A team of 45 youth wrestlers representing Sterling-based Scanlan Wrestling Academy earned the overall title from the Virginia Wrestling Association Folkstyle State Championships, held Feb. 29 and March 1 in Richmond.
The local grapplers won three of the seven categories, including the 10-year-old, 12-year-old and girls divisions, in compiling 484 points to best the 10-team field of nearly 1,400 wrestlers. Scanlan Wrestling Academy topped runner-up Smith Mountain Lake Wrestling by 25 points.
It’s the first time since the Virginia Wrestling Association began hosting state youth tournaments in 2013 that a Loudoun-based squad won it all.
For SWA founder Dan Scanlan, the championship is only his latest.
Scanlan won a pair of state titles at Loudoun County High School, first in 2003 at 160 pounds, then at 171 pounds the next year. He moved on to Limestone College and became a Division II national champion at 184 pounds as a sophomore.
But he said it’s particularly meaningful that the kids in his program brought home their first ever state crown just a year after debuting at the VAWA tourney.
“Everybody got better,” boasted Scanlan, whose program has roots back to 1996. “We saw how good the other teams were and we said to ourselves, how do we win this thing? How do we climb the ladder as a team?”
Hard work paid off, Scanlan said, but it also helps when the wrestlers want to get better.
“We call it ‘the unit,’ which is all our wrestlers, their parents, us coaches. We all have to be on the same page,” Scanlan said. “It’s amazing what can happen in a short period of time when everyone stays focused and trusts the process.”
Becoming a better wrestler in spite of adversity is something with which Scanlan has first-hand experience.
As a high school sophomore, Scanlan lost 13-7 in the regional final match to a senior. He came back a week later to win the state championship versus the same opponent, by a 13-7 score.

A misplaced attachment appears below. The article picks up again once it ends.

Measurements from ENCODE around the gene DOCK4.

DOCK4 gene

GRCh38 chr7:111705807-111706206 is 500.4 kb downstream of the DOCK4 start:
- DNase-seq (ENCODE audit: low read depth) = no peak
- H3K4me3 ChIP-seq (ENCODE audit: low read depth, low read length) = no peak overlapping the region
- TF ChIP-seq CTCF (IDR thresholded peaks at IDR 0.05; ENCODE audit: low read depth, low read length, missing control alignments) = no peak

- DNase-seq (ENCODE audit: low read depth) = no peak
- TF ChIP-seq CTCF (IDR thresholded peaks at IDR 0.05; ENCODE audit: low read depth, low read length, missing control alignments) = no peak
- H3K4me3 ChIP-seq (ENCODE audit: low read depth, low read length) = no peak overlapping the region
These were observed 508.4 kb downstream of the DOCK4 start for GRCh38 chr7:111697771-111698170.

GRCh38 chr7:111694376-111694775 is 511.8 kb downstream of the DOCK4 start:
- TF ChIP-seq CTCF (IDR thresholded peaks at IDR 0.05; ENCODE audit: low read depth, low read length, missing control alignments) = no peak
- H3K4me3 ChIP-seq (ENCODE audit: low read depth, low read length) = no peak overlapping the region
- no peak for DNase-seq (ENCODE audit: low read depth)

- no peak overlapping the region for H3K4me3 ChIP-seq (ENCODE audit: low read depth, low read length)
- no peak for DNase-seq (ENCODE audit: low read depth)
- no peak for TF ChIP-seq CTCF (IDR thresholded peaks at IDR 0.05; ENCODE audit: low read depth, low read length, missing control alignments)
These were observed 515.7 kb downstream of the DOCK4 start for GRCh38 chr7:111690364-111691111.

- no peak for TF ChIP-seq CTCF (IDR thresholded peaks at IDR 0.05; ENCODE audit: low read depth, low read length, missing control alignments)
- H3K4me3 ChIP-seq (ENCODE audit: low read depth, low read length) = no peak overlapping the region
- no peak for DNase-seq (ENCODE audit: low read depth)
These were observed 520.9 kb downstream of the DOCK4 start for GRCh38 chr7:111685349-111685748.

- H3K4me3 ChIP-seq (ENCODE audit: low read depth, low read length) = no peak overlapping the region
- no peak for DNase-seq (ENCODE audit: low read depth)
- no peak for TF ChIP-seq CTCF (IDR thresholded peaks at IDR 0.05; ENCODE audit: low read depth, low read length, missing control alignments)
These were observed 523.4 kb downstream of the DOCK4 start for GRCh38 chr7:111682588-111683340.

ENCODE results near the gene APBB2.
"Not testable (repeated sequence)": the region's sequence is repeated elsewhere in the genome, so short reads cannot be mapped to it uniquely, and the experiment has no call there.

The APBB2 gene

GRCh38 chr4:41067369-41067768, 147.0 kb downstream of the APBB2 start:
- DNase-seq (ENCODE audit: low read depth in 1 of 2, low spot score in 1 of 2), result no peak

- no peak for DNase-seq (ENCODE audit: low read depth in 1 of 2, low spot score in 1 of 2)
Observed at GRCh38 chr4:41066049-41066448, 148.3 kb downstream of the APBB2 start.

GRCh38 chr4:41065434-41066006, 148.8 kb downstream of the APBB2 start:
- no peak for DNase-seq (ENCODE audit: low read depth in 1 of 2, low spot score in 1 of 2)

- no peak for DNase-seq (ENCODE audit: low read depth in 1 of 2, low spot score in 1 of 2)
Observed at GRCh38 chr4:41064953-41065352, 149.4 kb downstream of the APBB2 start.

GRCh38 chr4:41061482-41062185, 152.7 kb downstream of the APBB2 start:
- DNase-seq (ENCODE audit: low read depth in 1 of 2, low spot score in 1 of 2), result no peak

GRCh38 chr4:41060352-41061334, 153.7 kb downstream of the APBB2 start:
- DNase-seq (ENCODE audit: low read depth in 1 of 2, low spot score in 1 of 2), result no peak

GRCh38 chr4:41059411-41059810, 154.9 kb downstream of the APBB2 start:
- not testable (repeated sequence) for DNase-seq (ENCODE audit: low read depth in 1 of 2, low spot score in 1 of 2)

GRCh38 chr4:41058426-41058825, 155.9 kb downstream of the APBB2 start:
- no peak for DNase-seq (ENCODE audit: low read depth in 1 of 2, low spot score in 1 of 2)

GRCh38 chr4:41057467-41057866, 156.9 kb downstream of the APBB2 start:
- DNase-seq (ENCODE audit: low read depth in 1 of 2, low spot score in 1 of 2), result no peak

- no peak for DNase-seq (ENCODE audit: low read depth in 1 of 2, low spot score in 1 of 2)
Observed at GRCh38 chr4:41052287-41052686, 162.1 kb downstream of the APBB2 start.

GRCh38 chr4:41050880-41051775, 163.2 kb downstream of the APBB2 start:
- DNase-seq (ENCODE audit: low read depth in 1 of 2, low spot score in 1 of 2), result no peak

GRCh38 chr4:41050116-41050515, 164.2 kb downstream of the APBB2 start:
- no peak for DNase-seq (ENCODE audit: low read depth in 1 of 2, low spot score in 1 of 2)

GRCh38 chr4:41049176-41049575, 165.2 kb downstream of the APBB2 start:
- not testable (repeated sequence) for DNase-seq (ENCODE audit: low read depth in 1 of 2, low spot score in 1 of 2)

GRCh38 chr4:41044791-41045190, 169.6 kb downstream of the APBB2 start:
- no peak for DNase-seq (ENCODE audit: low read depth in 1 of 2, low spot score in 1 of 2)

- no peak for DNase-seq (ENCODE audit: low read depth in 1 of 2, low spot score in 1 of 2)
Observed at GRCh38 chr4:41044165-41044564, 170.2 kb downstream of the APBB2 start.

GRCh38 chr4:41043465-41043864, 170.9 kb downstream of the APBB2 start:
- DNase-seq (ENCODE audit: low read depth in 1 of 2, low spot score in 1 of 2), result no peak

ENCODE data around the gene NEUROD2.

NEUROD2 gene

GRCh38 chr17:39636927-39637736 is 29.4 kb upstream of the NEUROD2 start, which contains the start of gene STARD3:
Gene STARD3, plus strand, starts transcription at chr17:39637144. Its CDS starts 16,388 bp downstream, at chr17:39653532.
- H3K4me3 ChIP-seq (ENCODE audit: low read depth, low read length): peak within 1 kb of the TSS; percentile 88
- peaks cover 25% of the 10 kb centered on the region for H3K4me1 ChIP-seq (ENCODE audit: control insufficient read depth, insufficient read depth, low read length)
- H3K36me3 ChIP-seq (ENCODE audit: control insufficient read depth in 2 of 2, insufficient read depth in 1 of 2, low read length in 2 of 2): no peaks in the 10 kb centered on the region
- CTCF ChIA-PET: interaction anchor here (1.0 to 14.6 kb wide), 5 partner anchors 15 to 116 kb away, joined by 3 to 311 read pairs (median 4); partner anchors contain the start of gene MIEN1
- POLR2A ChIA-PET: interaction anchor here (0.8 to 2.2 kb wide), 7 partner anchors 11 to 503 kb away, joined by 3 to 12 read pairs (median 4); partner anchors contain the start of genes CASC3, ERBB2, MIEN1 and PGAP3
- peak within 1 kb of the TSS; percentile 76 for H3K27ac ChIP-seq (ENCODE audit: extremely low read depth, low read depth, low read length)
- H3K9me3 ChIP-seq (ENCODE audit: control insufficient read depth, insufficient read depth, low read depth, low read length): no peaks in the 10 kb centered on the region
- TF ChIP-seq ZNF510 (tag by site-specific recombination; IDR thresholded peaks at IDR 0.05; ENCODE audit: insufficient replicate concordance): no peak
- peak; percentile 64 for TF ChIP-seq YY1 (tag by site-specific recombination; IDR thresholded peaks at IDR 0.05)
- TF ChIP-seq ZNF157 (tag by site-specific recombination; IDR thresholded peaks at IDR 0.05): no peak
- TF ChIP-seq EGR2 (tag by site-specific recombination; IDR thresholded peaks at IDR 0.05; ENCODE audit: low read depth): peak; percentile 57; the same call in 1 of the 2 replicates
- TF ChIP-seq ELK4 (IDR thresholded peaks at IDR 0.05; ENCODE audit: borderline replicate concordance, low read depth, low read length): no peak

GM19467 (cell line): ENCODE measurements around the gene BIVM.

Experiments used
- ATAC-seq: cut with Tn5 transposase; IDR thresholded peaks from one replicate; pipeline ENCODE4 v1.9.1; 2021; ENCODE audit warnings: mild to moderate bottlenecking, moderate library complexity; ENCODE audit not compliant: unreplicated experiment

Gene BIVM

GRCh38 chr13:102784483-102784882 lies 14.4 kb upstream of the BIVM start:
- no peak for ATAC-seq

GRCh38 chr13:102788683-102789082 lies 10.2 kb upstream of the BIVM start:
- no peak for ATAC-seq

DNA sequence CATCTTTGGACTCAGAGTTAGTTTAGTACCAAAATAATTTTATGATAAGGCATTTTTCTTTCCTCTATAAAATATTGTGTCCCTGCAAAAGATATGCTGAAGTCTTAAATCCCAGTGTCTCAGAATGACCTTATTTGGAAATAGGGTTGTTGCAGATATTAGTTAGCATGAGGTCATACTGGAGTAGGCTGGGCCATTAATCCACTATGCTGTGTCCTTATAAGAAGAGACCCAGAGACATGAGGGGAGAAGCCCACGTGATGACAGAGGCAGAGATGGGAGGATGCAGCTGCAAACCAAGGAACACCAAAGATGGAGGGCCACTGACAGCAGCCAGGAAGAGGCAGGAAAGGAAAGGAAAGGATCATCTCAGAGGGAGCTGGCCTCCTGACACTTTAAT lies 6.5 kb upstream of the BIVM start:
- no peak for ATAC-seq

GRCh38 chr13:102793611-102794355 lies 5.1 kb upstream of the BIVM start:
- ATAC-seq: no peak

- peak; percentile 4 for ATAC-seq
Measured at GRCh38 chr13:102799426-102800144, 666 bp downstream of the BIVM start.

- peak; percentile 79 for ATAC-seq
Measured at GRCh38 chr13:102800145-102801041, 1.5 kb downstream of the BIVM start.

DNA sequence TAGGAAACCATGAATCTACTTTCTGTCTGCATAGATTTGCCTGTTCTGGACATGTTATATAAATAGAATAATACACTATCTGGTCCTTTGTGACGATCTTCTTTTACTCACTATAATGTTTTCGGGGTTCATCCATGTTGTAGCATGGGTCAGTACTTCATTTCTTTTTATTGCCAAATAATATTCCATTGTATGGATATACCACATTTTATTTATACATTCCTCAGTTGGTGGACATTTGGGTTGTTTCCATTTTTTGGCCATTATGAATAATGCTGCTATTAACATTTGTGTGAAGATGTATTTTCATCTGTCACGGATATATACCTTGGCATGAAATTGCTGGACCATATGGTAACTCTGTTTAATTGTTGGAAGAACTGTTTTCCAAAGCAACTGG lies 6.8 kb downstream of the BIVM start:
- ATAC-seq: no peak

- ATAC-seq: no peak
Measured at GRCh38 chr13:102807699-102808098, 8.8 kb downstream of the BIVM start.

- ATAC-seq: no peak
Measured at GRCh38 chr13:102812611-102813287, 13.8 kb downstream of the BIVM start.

“That was my first state championship,” he said. “That was very memorable for me.”
Later, in college, Scanlan’s promising freshman campaign was cut short by a knee injury, while his record stood at 27-2. He worked his way through rehab to compile a 39-2 mark, All-American honors and the national crown.
“That went back to the mentality that wrestling in my dad’s program instilled in me,” he said. “I had this drive to win a national title as early as possible, and that enabled me to bounce back and accomplish that.”
The current edition of Scanlan Wrestling Academy was founded in 2016 as a year-round program. It has grown from 17 enrollees to more than 100, ranging from elementary school kids through high school wrestlers. Presently six girls are SWA wrestlers, including three high schoolers.
But Scanlan is quick to point out that SWA’s foundations go back 24 years, when his father Joe organized a travel wrestling club to give nine-year-old Dan other kids to wrestle.
That club produced several wrestlers who became high school state champions.
Joe Scanlan, owner of a Ph.D. in electrical engineering, is the reason Dan grew passionate about the sport.
“If he hadn’t put together that program and held me and other wrestlers to a much higher standard, none of this would be happening right now,” said Dan about Joe, who’s nicknamed The Professor for his analytical talent when mat-side or observing video.
Scanlan credits his father for instilling an ethic of accountability that he used to succeed, and now tries to impart to today’s young wrestlers of Loudoun.
“I wouldn’t have been able to put myself in position to win at the next level,” he added. “But it’s also about the love for the sport and the wrestling mentality, that you take with you forever.”
Scanlan said that the future of his wrestling academy is bright, with designs on competing at a national level.
“It doesn’t happen overnight, but we’re fortunate to have a loyal, trusting unit of wrestlers, parents and coaches who want to make progress,” Scanlan said. “It’s a beginning. It’s really just a beginning.”